15. This is the Internet at its best. Just occasionally a little gem like your reference to the Ouray Ice Festival pops up. Seeing such a natural spectacle, the climbers challenging nature, the interest of the spectators and the willing help of the rescue team just bought a smile to my soul.

    (Camera geek time: did you have any exposure compensation set?)

    No; it did just fine adjusting its own exposure to the brightness of the scene, probably in part thanks to the overcast flattening out the light. But I did brighten up the exposures for posting, since the gorge was shadowed. -rc

  16. NOW I remember why I moved away from Colorado years ago! I do NOT miss all that cold weather – not a bit! Actually, we are finally having a bit of a cooler spell, as it will only get up to the high 70’s today and at 9:15 in the morning it is already 68 degrees… paradise for now…. but maybe I’ll go visit my mom in Denver when hurricane season starts!

  17. Great photos. I actually thought that the first photo was faked by turning it ninety degrees, it’s so vertical. I’m glad I don’t do EMS in that weather and our ice rescues are horizontal on the pond.

    I’m currently anxiously waiting for a renewal of my EMT as it ran out while working on my Masters. I can’t believe that I actually miss getting up from a sound sleep to help somebody, but after fifteen years it grew on me, and even led to that degree. Keep that camera handy, some of our ER doctors like to see the mechanism of injury, and, since we are half an hour from the hospital, they often have the photo before the patient.

    Ouray is about an hour from the hospital. When in town we do have cell coverage, but there are plenty of dead spots on the way to the hospital. Maybe someday, though, we’ll be able to transmit photos! -rc

  18. I rarely click on the links in my This is True newsletter. (Dial-up is too slow, but it is all I can afford.) This time I luckily took a gamble. WOW!!! Phenomenal Photography! But, as I have a pathological fear of heights, your pictures scared the h-e-c-k out of me! Hope you passed all your EMT tests and all. Keep up the good work. Thanks for all you do!

  19. Extraordinary. In that first picture, aside from the white bubble of his helmet, the climber looks for all the world like a four-legged spider. And in the third picture — I suppose the reason the climber doesn’t have a rope above him is that he’s supposed to make his way up the ice under his own steam, as it were. But why does he have a rope trailing below him? What’s the purpose of that?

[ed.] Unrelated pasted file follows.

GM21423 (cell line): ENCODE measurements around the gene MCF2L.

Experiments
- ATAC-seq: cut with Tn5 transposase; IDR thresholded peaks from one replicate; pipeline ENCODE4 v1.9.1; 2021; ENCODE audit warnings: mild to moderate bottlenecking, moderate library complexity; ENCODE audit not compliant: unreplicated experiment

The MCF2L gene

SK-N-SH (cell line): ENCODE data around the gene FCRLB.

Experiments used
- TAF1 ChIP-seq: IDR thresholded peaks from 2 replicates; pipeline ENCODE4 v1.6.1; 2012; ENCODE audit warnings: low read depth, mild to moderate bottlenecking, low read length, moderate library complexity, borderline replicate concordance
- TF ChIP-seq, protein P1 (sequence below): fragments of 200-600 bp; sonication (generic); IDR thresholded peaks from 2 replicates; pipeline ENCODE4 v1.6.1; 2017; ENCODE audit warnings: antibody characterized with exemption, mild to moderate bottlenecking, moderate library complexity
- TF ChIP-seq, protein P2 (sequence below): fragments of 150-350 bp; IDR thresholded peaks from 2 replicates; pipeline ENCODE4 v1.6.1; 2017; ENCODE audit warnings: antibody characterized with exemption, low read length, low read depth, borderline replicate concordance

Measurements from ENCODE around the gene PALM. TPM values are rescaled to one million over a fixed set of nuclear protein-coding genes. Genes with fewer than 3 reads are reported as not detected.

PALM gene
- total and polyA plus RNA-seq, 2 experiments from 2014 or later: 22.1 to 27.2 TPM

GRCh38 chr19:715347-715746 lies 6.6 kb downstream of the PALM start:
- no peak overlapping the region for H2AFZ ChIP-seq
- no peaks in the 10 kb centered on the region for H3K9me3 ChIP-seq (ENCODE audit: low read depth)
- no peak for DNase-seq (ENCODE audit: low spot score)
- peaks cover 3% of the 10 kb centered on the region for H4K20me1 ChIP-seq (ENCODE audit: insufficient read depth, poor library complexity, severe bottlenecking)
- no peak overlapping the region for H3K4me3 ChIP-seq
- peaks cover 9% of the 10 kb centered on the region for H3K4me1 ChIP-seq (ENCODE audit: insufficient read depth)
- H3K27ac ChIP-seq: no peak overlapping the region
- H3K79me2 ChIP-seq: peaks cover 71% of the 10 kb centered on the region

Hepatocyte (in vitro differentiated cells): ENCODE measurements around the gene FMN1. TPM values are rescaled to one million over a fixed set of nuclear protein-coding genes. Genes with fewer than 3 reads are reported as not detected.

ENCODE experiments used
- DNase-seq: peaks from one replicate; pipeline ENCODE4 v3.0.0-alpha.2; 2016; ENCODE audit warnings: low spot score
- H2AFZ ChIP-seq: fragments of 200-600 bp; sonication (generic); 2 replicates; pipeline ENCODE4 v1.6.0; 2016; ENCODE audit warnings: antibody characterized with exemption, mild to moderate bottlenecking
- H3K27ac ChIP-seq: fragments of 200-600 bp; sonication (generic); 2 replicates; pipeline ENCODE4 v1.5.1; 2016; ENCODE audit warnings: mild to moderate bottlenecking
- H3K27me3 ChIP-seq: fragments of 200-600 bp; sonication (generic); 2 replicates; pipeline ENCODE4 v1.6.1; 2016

Safety. It’s anchored near him, and if he falls it will catch him. -rc

  20. Thanks a bazillion for posting the pics of the OIF. I’m a rock and ice climber and mountaineer (and a Mountain Rescue Association member) myself up here in Washington, and have always wanted to compete down there. Sadly, familial obligations and the passage of time have forced me into spectator status for such competitions. While I can occasionally get out to swing a tool or two, these shenanigans are best left for the youngsters. Some young friends of ours from up here placed very well at the OIF this year, and we’re quite proud of them. Oh, just wanted to say I love This Is True!

  21. Fantastic photos.

    One question from the other side of the world: the description of the casualty as ‘the victim’ interests me. Is this usual terminology for casualties of accidents, natural disasters or similar events in your area?

    I ask not from a judgemental point of view but purely from interest in the different use of language. Please don’t think I’m being pedantic or overly critical; I’m not. I’m just a student of linguistics and can’t help myself when I see an interesting usage.

    No worries, mate. Yes, “casualty” is very rare here — and is mostly used in the sense of “casualties of war”. It’s probably for that reason that people involved in accidents are typically called “victims” in the U.S. -rc

  22. I forget where this quote comes from: “Ice climbing is enjoyable only in retrospect.”

    I used to rock climb until a bad knee stopped me. Ice climbing always seemed *just a bit* over the line. Ice screws never seemed to me to be as strong as rock anchors.

    I had heard the bit about stickers on plastic helmets. Sounds like one for the Mythbusters!!

  23. Loved the photos, quick question on one of them. I looked at the photo where you notated the rope the guy is climbing with is below him, no rope above. Since I have no experience with snow/ice, can you tell me why he is not anchoring something above him in case he falls??? Is there something I am not seeing in the photo that is securing him? Thanks

    It’s discussed in a prior comment or two, actually: he’s pioneering a path, and he adds and clips into anchors along the way. If he falls, the upper-most anchor stops the fall. -rc